These rules and regulations are meant to help make our pleasure rides safer and more enjoyable
for everyone. These rules are modified, and have been expanded from an original set of rules
drawn up by associate member Stan Houlberg. With the
approval of our Executive Board we offer these rules as follows:

Stay on trail, between appointed lead (Trail Boss) and drag rider. Do not leave ride, or trail,
without notifying one or the other.

Do not take short cuts. Trails can only be kept open and usable by their use, but short cuts help
defeat this purpose. Heavy rains follow the ruts made by “short cuts” downhill and wash out the
regular trail.

On the trail keep up the pace. Do not race or run your horse past other horses. Do not lag behind.

When passing another horse ask permission to do so or in some way notify riders ahead that you
wish to pass. As horses pull over to the right to let you by, proceed at a walk or a jog trot.

On the trail maintain a reasonably safe distance between horses. When horses are crowded they
will kick and/or bite. When riding up or down hills and/or on narrow trails try to keep at least
two horse lengths apart. If you tailgate and get kicked, it is your fault.

Horses may be hobbled or they should be tied by a halter and lead line short enough so that they
cannot get down to roll and secure enough so that they cannot break away and cause trouble. Do
not tie too close to another horse. Tie to a fixed object not apt to break or scare the horse if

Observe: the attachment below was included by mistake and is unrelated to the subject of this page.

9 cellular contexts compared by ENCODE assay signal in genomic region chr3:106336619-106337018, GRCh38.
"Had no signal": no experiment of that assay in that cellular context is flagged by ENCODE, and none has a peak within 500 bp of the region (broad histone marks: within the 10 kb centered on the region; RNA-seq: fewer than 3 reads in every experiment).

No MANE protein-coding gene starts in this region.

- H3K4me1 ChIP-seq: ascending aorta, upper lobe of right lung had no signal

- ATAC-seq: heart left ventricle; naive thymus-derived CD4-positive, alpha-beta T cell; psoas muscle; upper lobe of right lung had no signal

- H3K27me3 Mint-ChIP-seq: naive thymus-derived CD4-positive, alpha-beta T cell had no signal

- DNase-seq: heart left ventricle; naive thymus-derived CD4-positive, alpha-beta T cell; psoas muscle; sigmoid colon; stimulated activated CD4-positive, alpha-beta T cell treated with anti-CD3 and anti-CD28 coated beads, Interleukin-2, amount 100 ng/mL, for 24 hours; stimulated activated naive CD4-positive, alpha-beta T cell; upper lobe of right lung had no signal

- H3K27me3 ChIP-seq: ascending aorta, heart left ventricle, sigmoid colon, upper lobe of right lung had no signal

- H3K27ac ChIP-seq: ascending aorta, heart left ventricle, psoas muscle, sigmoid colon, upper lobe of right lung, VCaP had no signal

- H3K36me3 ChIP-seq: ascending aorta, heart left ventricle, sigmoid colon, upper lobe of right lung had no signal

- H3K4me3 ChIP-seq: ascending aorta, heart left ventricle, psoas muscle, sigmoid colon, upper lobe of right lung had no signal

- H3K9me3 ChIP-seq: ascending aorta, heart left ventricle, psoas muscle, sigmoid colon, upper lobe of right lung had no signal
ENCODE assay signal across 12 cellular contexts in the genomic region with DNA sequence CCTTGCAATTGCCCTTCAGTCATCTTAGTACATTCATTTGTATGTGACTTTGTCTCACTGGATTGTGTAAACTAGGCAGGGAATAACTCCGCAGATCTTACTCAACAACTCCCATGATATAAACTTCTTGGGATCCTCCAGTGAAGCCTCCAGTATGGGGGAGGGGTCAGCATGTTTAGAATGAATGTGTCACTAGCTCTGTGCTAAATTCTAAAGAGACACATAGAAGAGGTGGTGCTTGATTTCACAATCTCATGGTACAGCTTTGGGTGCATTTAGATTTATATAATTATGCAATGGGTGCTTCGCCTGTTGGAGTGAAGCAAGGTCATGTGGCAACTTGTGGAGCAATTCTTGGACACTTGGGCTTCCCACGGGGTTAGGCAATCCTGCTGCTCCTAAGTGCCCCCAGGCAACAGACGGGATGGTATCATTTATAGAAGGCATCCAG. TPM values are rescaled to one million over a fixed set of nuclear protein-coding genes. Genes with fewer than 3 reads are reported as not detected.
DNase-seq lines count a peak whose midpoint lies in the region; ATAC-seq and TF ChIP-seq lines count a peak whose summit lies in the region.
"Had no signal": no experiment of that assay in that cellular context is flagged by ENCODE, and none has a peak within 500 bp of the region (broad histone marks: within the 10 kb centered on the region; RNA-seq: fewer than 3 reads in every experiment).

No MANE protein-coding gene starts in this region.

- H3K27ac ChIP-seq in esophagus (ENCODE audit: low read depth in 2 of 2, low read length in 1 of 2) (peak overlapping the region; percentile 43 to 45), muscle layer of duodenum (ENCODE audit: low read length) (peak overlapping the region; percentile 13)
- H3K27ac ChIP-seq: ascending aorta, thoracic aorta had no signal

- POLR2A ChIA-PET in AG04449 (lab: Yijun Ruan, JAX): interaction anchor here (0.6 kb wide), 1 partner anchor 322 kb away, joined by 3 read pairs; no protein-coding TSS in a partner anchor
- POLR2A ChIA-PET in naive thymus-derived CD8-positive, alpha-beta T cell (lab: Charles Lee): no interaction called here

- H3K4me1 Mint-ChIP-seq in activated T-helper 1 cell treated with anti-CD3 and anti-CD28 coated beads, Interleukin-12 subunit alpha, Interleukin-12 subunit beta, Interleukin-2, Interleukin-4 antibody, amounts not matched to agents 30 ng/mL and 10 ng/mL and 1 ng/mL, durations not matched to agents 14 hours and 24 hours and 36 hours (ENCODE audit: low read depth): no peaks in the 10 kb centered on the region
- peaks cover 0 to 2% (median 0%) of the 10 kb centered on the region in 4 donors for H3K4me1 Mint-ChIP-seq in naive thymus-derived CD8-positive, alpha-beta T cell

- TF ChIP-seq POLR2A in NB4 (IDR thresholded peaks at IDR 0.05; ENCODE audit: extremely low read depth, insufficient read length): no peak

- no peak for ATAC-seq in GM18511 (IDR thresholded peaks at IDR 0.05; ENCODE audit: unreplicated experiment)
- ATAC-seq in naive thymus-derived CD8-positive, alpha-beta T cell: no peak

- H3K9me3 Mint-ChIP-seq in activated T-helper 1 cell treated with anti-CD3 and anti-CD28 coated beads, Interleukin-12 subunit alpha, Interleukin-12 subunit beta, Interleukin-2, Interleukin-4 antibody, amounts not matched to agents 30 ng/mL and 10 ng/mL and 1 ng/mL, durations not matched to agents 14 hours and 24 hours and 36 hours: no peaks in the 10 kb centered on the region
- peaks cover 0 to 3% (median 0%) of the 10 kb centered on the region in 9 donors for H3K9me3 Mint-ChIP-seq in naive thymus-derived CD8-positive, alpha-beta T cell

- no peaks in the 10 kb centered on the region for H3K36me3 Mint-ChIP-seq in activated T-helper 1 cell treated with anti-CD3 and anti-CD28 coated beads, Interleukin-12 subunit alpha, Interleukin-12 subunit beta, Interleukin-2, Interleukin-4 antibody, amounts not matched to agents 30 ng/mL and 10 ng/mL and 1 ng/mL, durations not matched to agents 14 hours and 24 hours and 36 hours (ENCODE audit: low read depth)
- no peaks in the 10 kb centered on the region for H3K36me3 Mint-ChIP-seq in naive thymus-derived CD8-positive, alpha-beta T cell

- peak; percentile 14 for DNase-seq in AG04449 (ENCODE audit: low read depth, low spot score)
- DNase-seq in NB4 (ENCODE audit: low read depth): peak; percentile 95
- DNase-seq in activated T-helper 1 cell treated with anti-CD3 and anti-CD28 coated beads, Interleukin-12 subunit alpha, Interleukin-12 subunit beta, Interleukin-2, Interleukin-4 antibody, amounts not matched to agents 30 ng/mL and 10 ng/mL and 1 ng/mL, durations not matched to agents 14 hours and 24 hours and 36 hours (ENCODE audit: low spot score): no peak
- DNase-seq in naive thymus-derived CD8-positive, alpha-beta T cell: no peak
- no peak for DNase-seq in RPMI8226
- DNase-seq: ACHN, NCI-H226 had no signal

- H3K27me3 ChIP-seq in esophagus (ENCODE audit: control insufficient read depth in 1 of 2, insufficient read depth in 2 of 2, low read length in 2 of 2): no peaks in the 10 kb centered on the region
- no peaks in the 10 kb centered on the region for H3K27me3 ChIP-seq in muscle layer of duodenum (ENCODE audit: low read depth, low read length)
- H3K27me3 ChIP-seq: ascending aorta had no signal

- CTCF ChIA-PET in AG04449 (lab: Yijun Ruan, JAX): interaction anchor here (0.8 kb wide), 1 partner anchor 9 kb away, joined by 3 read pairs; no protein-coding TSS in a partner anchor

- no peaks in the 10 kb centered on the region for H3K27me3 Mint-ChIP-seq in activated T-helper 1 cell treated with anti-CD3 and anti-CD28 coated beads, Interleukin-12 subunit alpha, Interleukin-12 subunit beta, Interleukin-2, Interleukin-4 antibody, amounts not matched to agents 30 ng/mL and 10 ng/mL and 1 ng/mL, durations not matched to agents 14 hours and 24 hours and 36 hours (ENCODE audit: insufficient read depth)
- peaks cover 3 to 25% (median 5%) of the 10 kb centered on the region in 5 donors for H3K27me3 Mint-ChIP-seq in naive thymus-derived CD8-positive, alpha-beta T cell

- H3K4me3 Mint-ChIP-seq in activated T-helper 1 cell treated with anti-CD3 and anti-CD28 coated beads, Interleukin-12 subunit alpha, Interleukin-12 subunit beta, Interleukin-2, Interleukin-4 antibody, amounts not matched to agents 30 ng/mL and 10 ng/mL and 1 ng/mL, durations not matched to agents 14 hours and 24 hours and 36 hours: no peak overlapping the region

he pulls back.

Never, at any time, throw trash of any kind (cans, bottles, etc.) on the trail. All refuse must be
carried out with you.

Never at any time smoke while riding. Smoke only at designated smoke stops called by the Trail
Boss. Riders will not smoke when mounted and will make absolutely sure smokes are
extinguished and buried when through.

At watering places avoid being criticized for bad manners or being inconsiderate of other riders
by allowing your horse to jump in and muddy up the water. Crossing streams on the "down-
stream" side will help avoid this.

Do not stop on narrow trails, especially ledge trails. Trail Boss will try not to stop unless it is
safe for all riders.

At no time, regardless of ownership, will anyone be allowed to neglect or abuse his horse. As
members of an organization such as Equestrian Trails Incorporated, which is dedicated to the
horse, it benefits our attitudes and our conduct at all times to practice horsemanship in the
most professional manner. As an adult trail riding Corral, we members of "22" and our guests
will exemplify these high ideals.

When on the trail, if questions arise or problems present themselves, they should be brought
before the Trail Boss or Drag Rider. Concerning the safety and comfort of everyone on the
trail, these persons are the ultimate authority and will have final say in all matters!

No dogs or stallions allowed on the trail.

Each member is responsible for the conduct of his guest(s).

Offensive behavior will not be tolerated.